Since it was originally published, a few more English-language yokai books have popped up, like The Great Yokai Encyclopaedia and The Night Parade of One Hundred Demons: a Field Guide to Japanese Yokai. Those books are less tongue-in-check, and edge slightly more towards the academic than the playful. They are good continuations for those who want to dive a little deeper into yoikai. In a perfect world, all of Mizuki Shigeru's beautiful and authentic yokai encyclopedias would be available in English translations. But they aren't. So until thin, "Yokai Attack!" is a great introduction for casual readers who want a window into Japan's monster culture.
3 of 3 people found the following review helpful
5.0 out of 5 stars From the essential to the bizarre Sept. 26 2012
By tigertora - Published on Amazon.com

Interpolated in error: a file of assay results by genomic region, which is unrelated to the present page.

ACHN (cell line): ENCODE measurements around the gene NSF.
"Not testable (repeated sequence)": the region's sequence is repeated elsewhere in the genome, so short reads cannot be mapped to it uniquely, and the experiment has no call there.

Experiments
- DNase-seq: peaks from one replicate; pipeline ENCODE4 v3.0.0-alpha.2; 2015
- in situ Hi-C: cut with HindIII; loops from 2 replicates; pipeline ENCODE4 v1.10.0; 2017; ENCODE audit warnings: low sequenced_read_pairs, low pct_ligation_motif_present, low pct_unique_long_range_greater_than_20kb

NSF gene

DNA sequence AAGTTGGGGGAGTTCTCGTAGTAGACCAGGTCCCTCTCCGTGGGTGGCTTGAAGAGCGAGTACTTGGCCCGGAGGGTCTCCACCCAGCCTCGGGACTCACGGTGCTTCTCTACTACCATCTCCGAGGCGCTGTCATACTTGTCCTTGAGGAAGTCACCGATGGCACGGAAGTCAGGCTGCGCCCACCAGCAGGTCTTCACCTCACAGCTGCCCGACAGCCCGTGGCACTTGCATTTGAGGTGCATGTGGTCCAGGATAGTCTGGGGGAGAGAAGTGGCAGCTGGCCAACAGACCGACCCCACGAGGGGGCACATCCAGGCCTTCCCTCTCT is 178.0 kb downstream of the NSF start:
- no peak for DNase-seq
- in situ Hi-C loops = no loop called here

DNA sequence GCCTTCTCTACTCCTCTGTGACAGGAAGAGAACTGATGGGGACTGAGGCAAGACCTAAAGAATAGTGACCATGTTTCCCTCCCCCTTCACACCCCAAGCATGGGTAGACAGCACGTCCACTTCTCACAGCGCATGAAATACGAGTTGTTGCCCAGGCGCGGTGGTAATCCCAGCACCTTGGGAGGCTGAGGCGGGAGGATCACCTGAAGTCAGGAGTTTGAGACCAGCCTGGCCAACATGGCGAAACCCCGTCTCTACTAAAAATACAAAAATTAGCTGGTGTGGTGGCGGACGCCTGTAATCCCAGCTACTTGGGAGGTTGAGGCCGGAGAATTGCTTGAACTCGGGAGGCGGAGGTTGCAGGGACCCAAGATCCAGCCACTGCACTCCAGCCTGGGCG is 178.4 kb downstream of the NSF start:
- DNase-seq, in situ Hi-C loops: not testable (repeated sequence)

My favorite thing about Yokai Attack! is that it's a book on a topic I would never research myself. Even though I know there are yokai all over Japan, it's just not a topic that calls to me enough to warrant my own deep study, so it's extremely convenient that Hiroko Yoda and Matt Alt have done hella work for me (and you!) Face it, if you don't know what a Kappa or Kitsune is, you are just plain under-informed when it comes to Japan (yes, as a country :P) And this book goes way beyond the Tanuki (Super Mario 3 anybody?) to things you almost wish you hadn't heard of, like the Ashiarai Yashiki--I have my own feet to wash, and am not interested in obliging a huge, demanding, disembodied one that suddenly appears out of nowhere...ew. The revised edition is in full color so there is no reason to sit around reading Amazon reviews; you need this for your reference if you are into Japanese culture--that includes anime and anything else!
3 of 3 people found the following review helpful
5.0 out of 5 stars childhood revisited Sept. 26 2012
By Penny - Published on Amazon.com
I grew up in Japan and this book brings back memories of summer nights and ghost stories. Not only are the Yokai explained in great detail, but the added historical information is brilliant. I love the illustrations and the sense of humor put into this book. Highly recommended!